Phyllis Schlafly: Time to Follow Reagan's Example - Conservatives face a major political challenge, but they can tackle and overcome it as they have done three times before. Three prior examples demonstrate the right way and the wrong ways to put America back on track and bounce back from a disappointing election. In 1964, Lyndon Johnson won in a landslide over Barry Goldwater; in 1976, Jimmy Carter defeated Gerald Ford in a close election; and in 1992, Bill Clinton crushed the first George Bush. Those defeats and subsequent Republican recoveries contain lessons to be learned. After 1964, conservatives were persuaded to support the moderate candidate who had cozied up to the Rockefeller establishment, Richard Nixon, instead of Ronald Reagan, who was also available. In preferring Nixon and electing him in 1968, conservatives mistakenly overemphasized experience. The 2008 election showed that popular culture and voter mobilization are far more powerful than public appreciation for experience. (READ MORE)

Amanda Carpenter: Preview of Anti-Obama Documentary Outrages Left - John Ziegler didn’t know the kind of fury the left would unleash on him when he unveiled his web video “How Obama Got Elected.” The ten-minute short featured 12 interviews he conducted with Obama supporters at Los Angeles polling stations on Election Day and the final product wasn’t flattering to liberals. His subjects couldn’t answer basic questions like “Who controls Congress” and “Who is Nancy Pelosi” or “Who is Harry Reid.” They could, however, correctly answer questions about GOP vice presidential candidate Sarah Palin’s pregnant daughter and wardrobe budget without any problem. The web video spread like wildfire around the internet, getting more than 1.4 million views. Ziegler plans to include the interviews in a forthcoming film titled “Media Malpractice…How Obama Got Elected.” As a result Ziegler’s email inbox has been flooded with profanity-laced emails accusing him of racism, bigotry and hate mongering. (READ MORE)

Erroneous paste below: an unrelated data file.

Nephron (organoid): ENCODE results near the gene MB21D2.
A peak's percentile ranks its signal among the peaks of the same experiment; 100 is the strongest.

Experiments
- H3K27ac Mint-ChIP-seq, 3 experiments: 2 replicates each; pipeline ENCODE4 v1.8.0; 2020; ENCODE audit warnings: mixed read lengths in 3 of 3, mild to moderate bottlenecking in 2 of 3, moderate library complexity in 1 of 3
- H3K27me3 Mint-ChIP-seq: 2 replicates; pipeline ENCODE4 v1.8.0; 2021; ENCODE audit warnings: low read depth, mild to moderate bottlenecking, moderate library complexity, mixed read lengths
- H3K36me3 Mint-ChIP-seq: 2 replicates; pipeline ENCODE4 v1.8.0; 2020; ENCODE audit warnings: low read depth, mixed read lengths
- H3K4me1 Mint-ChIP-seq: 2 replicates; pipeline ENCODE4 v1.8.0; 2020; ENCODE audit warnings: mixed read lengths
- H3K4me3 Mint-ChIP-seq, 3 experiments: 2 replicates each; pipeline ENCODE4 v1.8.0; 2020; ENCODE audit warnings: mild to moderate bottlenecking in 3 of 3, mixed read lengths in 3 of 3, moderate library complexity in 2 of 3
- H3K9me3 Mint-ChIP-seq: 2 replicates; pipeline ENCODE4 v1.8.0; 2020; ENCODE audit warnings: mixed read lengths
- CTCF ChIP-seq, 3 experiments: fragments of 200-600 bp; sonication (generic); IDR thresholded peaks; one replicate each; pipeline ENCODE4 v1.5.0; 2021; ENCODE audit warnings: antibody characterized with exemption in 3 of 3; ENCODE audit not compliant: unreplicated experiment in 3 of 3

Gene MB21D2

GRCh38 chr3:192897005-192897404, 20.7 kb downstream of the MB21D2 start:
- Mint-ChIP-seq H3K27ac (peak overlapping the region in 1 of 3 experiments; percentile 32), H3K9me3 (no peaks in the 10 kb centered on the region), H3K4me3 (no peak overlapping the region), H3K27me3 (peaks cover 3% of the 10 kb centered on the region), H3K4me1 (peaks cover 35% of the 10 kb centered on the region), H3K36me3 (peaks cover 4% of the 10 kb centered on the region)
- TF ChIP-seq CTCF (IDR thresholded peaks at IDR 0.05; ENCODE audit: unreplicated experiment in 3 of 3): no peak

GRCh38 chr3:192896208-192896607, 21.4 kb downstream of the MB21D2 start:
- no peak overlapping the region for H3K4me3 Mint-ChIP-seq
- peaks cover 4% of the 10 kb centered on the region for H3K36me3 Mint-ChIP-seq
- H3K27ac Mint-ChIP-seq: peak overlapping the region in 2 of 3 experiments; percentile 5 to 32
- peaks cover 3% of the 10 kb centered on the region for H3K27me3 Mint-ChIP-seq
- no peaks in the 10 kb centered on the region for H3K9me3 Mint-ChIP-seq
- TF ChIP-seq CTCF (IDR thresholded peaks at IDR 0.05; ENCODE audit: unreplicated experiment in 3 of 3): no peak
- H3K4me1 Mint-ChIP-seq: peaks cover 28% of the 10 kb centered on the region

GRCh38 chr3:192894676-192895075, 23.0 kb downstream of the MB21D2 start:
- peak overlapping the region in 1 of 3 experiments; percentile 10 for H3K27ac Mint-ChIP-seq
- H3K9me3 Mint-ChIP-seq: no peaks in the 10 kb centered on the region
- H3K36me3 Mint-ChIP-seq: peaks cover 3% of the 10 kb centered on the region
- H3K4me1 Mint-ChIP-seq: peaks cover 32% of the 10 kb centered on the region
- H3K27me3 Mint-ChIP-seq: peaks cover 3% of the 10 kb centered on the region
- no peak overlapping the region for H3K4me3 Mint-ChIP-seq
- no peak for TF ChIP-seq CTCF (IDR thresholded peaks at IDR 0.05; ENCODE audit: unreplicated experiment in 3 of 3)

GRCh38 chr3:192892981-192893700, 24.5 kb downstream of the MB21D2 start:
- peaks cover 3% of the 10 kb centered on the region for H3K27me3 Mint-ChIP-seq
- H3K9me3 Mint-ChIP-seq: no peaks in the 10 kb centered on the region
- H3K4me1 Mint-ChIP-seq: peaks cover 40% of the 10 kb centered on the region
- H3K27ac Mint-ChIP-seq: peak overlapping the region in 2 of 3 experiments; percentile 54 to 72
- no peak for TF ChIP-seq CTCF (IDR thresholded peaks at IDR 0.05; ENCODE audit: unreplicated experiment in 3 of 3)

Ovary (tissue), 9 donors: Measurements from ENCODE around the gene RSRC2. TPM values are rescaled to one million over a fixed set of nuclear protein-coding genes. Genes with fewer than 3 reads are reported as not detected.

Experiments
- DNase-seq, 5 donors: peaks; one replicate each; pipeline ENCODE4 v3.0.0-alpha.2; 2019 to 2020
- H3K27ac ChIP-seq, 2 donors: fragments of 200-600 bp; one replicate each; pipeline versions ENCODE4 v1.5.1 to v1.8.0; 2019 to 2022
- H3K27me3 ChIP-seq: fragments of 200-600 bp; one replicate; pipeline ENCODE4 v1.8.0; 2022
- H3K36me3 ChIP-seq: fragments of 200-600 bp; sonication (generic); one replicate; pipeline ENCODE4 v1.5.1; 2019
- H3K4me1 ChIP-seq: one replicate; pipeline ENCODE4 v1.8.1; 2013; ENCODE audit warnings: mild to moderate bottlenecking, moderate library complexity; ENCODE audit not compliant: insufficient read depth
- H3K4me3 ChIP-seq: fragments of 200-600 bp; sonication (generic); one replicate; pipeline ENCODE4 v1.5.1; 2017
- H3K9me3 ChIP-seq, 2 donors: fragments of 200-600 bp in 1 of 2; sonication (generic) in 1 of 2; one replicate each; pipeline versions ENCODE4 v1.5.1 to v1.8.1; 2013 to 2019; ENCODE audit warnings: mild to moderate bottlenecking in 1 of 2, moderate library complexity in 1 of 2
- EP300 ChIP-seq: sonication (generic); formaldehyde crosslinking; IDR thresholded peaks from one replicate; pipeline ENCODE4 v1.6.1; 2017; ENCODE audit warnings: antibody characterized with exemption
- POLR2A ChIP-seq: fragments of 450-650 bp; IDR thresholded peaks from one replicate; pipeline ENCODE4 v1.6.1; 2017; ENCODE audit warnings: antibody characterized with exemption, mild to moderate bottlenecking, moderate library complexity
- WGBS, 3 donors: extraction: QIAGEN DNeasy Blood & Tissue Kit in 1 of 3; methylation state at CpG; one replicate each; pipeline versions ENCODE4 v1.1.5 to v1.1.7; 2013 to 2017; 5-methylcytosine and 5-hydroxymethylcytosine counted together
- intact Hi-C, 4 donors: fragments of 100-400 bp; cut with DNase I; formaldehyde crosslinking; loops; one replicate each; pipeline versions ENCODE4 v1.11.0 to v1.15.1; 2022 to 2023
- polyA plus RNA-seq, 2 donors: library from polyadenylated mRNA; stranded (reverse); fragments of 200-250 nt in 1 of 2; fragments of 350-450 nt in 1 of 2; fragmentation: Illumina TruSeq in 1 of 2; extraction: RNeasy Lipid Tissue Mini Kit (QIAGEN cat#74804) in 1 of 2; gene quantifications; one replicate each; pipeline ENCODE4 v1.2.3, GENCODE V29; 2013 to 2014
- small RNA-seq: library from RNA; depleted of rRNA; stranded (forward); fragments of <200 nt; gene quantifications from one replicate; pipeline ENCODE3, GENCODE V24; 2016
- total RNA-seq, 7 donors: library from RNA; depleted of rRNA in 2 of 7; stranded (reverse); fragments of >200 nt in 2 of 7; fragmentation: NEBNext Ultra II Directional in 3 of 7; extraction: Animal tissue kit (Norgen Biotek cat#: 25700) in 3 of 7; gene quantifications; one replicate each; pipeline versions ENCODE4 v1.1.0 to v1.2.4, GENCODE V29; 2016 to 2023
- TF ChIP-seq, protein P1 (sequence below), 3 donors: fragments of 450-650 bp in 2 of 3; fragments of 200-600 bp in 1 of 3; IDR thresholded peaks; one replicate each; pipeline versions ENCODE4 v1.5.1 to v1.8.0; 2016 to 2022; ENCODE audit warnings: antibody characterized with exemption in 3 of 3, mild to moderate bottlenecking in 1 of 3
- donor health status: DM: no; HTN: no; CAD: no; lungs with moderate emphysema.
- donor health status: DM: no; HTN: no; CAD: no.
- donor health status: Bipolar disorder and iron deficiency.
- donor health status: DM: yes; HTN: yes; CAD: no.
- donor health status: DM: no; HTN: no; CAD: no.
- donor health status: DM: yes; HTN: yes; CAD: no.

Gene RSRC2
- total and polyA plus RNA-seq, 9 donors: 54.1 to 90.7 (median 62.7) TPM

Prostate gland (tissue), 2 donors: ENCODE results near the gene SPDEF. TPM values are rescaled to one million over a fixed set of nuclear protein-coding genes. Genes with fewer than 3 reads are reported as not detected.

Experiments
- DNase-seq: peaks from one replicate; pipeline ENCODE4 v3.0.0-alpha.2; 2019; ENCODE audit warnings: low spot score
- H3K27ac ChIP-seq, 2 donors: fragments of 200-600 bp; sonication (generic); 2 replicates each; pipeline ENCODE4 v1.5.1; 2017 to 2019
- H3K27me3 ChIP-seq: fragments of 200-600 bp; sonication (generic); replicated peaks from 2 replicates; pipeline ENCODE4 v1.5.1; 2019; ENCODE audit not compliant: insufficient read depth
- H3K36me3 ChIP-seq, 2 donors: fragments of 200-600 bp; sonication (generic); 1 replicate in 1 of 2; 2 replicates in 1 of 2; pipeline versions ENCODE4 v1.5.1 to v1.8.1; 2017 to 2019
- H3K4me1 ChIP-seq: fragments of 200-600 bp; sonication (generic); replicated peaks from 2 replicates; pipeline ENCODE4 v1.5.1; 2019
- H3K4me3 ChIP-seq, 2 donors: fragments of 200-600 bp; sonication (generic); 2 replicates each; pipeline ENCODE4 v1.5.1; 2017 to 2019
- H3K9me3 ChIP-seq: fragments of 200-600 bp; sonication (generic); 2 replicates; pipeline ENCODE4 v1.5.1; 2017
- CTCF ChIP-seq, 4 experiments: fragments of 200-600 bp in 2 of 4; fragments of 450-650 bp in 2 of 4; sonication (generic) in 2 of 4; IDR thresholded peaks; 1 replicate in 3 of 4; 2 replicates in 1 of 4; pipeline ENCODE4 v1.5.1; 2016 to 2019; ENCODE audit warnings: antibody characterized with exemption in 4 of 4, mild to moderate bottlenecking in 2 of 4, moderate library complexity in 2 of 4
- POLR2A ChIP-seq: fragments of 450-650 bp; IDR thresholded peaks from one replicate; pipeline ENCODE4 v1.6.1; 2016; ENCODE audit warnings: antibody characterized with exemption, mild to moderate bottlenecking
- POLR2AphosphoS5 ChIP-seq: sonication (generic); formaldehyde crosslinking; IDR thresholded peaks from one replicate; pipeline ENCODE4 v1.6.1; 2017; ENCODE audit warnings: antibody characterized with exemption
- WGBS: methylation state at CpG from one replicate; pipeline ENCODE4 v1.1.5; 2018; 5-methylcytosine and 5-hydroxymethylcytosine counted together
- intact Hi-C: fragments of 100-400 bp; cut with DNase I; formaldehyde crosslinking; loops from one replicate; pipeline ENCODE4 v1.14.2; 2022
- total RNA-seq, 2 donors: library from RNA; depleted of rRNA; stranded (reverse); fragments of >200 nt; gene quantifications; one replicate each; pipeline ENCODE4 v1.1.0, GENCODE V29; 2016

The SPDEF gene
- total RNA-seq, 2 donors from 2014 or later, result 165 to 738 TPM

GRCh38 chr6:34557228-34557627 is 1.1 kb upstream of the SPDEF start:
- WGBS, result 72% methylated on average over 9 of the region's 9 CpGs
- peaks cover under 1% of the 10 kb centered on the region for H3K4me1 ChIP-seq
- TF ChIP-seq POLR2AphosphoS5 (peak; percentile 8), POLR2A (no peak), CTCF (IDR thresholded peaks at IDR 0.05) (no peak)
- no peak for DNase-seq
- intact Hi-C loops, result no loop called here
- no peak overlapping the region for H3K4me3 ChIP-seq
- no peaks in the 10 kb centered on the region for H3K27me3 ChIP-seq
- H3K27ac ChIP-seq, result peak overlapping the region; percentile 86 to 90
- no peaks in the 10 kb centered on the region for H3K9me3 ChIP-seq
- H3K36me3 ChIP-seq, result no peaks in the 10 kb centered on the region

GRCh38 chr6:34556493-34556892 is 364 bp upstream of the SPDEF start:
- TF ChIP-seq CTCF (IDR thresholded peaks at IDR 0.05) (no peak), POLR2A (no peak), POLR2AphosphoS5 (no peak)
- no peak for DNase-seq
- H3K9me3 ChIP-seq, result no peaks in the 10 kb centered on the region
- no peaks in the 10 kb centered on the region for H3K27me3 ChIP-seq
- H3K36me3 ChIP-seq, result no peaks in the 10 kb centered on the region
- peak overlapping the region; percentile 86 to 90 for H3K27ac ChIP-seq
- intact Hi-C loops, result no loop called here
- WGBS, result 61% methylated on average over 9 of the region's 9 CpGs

Cal Thomas: Mission Accomplished II - Nineteen months after Senate Majority Leader Harry Reid declared the war in Iraq "lost" and just nine months after Speaker Nancy Pelosi asserted the war has been a "failure" because it had not brought political change leading to reconciliation, it can now be said conclusively that both were wrong. One of the great military reversals in history is close to achieving victory. That is contributing to stability in Iraq, along with reconciliation between warring factions. These conclusions are contained in a report compiled by retired General Barry R. McCaffrey after a recent visit to Iraq during which he consulted with Iraqi and American military leaders and diplomats. McCaffrey, now an adjunct professor of International Affairs at the United States Military Academy at West Point, wrote a memorandum for his academic colleagues. It concludes, "The United States is now clearly in the end game in Iraq to successfully achieve what should be our principle objectives: (READ MORE)

Lawrence Kudlow: Obama's Pro-Growth Economic Team? - When President-elect Obama had a chance to squash the tax-hike threat once and for all at his news conference Monday, he took a pass and let the question linger for another day. But his new economic cabinet appointments strongly suggest there will be no tax hikes next year. Stocks, for one, like what they’re seeing from Obama’s latest cabinet selections. On Friday, Obama announced Tim Geithner will be his Treasury man, and on Monday he made Larry Summers his White House economics tsar and named Christine Romer to the top spot in the Council of Economic Advisers (CEA). Stocks rallied 900 points across this stretch. That’s not the end of the stock story. Markets also like the new super-TARP government plan to bailout Citigroup, which effectively guarantees the banking system with a massive insurance-like policy. But markets may also sense a little pro-growth good news in the Obama policy mix. (READ MORE)